For Students

Advice for Secondary Students *

Creating and maintaining a positive environment where learning can take place is the obligation of all members of the school community. The school environment should allow learning through mutual cooperation, understanding, and respect for the rights, responsibilities and privileges of everyone at school. If these rights, responsibilities and privileges are to be maintained, and the obligation to create a positive learning environment is to be fulfilled, an acceptable and consistent manner of conduct in the classroom is essential.


Arrive on Time
If your teacher permits you to enter class late, enter as quietly and as unobtrusively as possible. Do not greet friends, noisily shuffle papers or move your desk or chair suddenly.


Do Not Schedule Other Activities During Class Time
If you must leave before the end of the class, inform your teacher before the class starts. Random exits and entrances are not acceptable and disrupt the class. Take care of personal needs before class.


Adopt a Positive Attitude
Go to class with the attitude that you are there to learn. Participating in the classroom activities in a positive manner will enhance your learning.


Make Learning your Business
Your “business” when you are in class is learning. It is your obligation to make sure that you do not disturb others. Know that your behaviour affects other students in class, both positively and negatively.


Treat your Teacher as a Valuable Resource
In class, focus on what is being said. Concentration is vital. Just as you would not care to be interrupted if you were making a presentation, don’t speak while the teacher is speaking. It’s rude, and ultimately, you’re the one who loses out. As well, your talking disturbs other students and robs them of an opportunity to learn. If you hare having difficulty understanding something, raise your hand or make eye contact with the teacher. Then wait until you are acknowledged and ask your question.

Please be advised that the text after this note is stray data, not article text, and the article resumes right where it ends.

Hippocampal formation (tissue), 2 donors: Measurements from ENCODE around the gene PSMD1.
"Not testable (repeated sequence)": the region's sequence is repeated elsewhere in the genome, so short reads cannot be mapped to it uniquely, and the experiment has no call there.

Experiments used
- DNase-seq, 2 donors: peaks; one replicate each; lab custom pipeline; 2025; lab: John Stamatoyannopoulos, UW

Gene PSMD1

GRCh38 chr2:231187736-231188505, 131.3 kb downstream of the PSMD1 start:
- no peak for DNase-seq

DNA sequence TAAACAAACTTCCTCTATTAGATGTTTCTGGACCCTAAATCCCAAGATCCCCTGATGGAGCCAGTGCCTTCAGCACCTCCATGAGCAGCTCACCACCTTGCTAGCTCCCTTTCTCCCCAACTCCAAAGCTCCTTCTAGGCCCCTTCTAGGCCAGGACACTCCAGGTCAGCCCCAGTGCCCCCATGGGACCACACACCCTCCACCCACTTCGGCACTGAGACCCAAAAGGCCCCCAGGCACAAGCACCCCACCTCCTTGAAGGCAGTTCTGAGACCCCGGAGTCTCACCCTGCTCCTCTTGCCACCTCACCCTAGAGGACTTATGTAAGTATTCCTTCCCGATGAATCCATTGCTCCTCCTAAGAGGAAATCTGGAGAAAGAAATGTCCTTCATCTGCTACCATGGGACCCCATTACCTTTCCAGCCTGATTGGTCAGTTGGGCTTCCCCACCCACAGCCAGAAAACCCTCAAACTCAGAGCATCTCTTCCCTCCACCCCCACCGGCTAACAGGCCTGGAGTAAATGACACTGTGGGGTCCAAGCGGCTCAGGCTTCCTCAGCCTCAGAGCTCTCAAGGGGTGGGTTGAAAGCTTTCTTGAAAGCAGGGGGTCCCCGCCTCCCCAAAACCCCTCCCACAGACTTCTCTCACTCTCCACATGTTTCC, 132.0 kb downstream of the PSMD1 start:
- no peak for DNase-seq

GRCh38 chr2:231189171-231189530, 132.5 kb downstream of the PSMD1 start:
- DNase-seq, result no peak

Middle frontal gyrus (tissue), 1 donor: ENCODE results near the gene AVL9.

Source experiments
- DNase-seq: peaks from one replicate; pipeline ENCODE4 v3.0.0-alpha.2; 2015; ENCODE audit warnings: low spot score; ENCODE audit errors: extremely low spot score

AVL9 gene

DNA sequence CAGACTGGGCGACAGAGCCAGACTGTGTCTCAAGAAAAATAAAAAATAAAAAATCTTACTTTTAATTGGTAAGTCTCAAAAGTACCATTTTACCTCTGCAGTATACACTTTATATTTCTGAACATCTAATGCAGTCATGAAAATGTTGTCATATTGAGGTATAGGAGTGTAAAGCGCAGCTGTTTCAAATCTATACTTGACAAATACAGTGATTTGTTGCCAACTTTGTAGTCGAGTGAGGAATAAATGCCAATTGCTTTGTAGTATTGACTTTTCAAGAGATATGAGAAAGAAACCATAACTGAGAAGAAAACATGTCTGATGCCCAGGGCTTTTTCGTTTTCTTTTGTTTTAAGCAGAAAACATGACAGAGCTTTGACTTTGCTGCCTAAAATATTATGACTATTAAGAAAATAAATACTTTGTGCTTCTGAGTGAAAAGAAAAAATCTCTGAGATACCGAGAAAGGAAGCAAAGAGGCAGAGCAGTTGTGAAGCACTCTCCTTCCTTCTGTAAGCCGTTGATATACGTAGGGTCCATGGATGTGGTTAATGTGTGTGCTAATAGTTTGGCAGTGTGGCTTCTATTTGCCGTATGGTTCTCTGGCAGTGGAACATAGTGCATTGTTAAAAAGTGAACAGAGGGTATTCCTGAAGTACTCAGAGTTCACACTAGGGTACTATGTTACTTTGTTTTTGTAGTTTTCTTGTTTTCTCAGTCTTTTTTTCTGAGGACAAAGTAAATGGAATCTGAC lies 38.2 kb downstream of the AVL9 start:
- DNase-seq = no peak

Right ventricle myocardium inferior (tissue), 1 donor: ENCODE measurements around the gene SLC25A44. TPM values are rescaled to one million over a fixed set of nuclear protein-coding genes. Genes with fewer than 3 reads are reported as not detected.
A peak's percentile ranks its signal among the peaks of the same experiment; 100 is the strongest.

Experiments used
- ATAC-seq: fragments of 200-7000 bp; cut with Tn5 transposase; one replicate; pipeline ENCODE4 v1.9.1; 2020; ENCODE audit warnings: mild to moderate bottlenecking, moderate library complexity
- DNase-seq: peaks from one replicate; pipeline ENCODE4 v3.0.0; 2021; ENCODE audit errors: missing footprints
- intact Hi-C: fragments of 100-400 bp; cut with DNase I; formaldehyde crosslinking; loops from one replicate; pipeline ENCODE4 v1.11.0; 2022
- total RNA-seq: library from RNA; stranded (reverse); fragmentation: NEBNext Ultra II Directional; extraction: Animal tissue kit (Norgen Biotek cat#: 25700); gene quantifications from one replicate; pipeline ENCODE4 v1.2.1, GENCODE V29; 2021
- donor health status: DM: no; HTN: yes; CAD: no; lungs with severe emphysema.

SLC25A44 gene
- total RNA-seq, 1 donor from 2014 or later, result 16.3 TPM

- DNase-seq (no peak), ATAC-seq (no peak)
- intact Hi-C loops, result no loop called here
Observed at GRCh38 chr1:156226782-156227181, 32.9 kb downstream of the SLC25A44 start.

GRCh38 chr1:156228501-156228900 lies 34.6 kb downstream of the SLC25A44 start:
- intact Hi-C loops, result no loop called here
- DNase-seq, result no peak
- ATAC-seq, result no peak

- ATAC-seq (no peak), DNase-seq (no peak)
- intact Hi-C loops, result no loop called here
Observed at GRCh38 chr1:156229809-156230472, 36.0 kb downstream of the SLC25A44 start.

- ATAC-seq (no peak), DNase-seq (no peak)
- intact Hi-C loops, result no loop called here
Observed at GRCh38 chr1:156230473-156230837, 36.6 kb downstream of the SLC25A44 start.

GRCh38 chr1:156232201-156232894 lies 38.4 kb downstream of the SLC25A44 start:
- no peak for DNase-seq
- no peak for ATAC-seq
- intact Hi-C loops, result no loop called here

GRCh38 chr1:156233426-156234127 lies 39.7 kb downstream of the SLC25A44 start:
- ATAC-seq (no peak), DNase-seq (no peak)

Be Aware of your Body Language
You may be sending a negative message without even realizing it. Don’t put your head on the desk or do homework for other classes. This body language communicates that you are not a serious, interested or committed student. After all, when you talk, you want people to listen to you; so does the teacher. Your inattentive behaviour is likely to affect your teacher’s perception of you and may, ultimately, affect your grade.


Be Aware of how you Communicate
Did you know that your tone of voice and your facial expressions are even more important than the words used in speaking to someone?

  1. To get the teacher’s attention, raise your hand or make eye contact.
  2. Choose an appropriate moment. Don’t use class time to discuss your own personal concerns. Don’t interrupt another person. It is better to ask the teacher when he/she can see you to ensure that your teacher will have sufficient time to spend with you.
  3. Don’t start a conversation with an accusation. Ask the teacher to review an assignment or test with you if you are concerned about your grade. Know the difference between assertive and aggressive. Standing up for your rights does not include shouting, threatening or being verbally abusive.
  4. There are positive ways and means of dealing with problems you may encounter.

Be Aware of your Choice of Words  
Last, but not least, make sure your language is appropriate for the classroom. This is an educational institution. Make sure your choice of words is appropriate. Vulgar language is definitely not acceptable.


* Adapted and used by permission of Peggy McCoy, Student Services, Vanier College


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